So maybe you can try to talk to her? Though I do see now that you mention the mother is rejecting her babies. I assume that to mean that she isn't feeding or caring for them? In that case your situation is a tricky one..

User is Offline Beka27
Cleveland, Ohio (USA)
16043 posts Send Private Message
9/26/2012 4:45 PM
It sounds like this person isn't the breeder. She received two rabbits from the breeder who separated them at 3 weeks, and now she's trying to rehome one of the babies.

I'm not sure if the vet would recommend Kitten Milk replacement at that age, but it's worth asking.
Meadow..... Photobucket ...... Max, my angel bunny

User is Offline Elrohwen
Hudson Valley, NY
7322 posts Send Private Message
9/27/2012 8:43 AM
Rabbits are typically weaned by 4-5 weeks, which means they are eating solid food and not taking much nourishment from their mother. The extra weeks spent with mom and littermates is mostly for social development and the continued immunity from the bit of mother's milk, but they spend much of that time getting their calories from solid food. (eta: By this I don't mean that rabbits should be separated from mom before 8 weeks, just that they are physically weaned, by mom, around 4-5 weeks. That isn't a good reason to take them away from their litter early)

If they are eating solid food and the poop looks normal, I don't think supplementing with KMR would be recommended. They will just need to be watched very closely and taken to the vet until they are at a more stable age to be on their own.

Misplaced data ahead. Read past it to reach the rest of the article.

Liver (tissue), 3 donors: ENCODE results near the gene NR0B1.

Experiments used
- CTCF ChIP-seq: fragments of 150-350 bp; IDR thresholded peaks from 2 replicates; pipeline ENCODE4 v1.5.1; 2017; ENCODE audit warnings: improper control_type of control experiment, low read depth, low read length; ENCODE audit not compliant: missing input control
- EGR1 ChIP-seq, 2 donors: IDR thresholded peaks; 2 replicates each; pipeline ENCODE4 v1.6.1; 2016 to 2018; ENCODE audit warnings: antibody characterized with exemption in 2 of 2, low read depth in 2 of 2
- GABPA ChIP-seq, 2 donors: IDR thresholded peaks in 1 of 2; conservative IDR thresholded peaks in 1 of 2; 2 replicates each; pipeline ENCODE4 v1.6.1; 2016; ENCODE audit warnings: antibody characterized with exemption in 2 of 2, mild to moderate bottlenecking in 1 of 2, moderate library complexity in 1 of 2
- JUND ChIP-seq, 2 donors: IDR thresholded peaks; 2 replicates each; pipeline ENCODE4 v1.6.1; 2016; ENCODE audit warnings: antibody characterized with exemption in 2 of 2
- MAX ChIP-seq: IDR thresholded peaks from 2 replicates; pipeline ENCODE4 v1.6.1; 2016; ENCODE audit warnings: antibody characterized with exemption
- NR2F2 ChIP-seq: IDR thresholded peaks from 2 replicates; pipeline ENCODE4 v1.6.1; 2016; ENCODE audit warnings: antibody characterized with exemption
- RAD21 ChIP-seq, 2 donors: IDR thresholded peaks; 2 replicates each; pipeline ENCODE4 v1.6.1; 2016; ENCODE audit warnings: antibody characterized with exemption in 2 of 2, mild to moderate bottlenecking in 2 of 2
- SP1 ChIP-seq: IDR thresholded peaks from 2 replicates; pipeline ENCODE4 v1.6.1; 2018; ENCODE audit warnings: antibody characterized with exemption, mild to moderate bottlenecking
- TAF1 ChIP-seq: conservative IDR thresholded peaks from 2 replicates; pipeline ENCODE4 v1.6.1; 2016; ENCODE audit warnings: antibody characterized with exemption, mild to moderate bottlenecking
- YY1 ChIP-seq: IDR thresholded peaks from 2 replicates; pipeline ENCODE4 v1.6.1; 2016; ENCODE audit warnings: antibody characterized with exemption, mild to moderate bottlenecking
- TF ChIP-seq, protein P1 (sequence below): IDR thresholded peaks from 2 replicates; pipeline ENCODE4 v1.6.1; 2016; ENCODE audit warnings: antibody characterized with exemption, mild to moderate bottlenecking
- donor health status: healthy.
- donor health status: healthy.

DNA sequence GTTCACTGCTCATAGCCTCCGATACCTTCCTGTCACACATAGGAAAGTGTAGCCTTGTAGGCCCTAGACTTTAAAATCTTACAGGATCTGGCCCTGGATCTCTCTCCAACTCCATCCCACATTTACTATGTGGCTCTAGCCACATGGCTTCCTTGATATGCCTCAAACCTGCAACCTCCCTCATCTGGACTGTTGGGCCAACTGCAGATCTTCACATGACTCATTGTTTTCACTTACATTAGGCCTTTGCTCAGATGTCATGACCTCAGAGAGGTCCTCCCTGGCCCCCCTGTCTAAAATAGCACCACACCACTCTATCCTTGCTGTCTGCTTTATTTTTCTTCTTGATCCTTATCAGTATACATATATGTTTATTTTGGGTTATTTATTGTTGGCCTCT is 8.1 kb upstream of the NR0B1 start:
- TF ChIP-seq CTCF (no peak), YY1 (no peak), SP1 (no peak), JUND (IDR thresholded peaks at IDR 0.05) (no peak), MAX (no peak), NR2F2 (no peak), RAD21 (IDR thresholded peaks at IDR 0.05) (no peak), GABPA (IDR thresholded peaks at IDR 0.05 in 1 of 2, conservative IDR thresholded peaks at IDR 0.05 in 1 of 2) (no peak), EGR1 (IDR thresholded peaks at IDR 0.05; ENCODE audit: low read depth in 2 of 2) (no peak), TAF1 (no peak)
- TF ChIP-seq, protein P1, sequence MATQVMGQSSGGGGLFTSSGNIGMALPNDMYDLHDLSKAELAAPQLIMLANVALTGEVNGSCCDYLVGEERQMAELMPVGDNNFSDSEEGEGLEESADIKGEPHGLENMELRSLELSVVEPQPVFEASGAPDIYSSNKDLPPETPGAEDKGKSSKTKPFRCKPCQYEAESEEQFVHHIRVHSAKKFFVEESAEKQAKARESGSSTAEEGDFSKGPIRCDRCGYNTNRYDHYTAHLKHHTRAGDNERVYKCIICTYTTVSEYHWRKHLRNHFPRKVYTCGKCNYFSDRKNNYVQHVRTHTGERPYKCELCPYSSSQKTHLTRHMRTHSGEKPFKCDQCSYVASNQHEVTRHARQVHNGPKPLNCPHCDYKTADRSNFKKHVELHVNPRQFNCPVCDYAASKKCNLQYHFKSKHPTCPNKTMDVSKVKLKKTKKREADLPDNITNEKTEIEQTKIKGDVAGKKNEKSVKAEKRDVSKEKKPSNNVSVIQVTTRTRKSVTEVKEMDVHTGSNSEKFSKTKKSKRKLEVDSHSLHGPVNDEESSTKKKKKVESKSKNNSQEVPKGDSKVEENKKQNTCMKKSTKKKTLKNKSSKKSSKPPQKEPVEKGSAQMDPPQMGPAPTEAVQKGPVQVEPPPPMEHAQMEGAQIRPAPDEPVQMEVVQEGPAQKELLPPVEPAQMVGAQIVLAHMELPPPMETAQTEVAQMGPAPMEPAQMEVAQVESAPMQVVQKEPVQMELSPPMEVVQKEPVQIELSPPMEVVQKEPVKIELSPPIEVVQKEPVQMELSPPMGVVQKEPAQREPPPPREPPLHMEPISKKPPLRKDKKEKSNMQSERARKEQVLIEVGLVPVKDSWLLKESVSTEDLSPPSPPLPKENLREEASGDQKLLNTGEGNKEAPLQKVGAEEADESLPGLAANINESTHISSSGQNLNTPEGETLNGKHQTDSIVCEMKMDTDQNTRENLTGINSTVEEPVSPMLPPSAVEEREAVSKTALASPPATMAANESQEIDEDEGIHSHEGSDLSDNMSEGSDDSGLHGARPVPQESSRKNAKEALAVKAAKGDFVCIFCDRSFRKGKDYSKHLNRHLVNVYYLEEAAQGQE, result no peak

- Elrohwen

User is Offline Malp_15
British Columbia, Canada
601 posts Send Private Message
9/27/2012 9:07 AM
We have dealt with a few orphaned rabbits at the clinic, that were aroung that age & younger. We haven't had much luck, only one has survived. Your vet should have a couple of recipes for making a rabbit formula. There is nothing commercially sold for nursing rabbits and we never recommend KMR. I can't remember the recipes off hand, or I would share.

If you are going to take the rabbit, and its eating regular food, I would still supplement with a "homemade rabbit formula" or at least some critical care for a week or two. And please go to a rabbit-savvy vet right away! They will be your best resource on proper care of a rabbit this young.

User is Offline jerseygirl
Forum Leader
20751 posts Send Private Message
9/27/2012 9:08 AM
If these rabbits are with the breeder still, is there another lactating Doe that they could be put with?
Whoever says "It's only a rabbit" has obviously never loved a rabbit.

User is Offline Sarita
18886 posts Send Private Message
9/27/2012 9:17 AM
Rabbits this age should not be weaned even if they are eating on their own - they still need to get milk from their mother which is the absolute best rather than any supplement. Really 8 weeks is the best, not 4, 5, 6 or 7.

I feel if you are getting them from a breeder then this breeder does not have the rabbits best interest at heart and "rescuing" one will not stop this breeder from continuing this practice.
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BINKYBUNNY FORUMS > DIET & CARE > 3 1/2 week old Holland Lop. No mother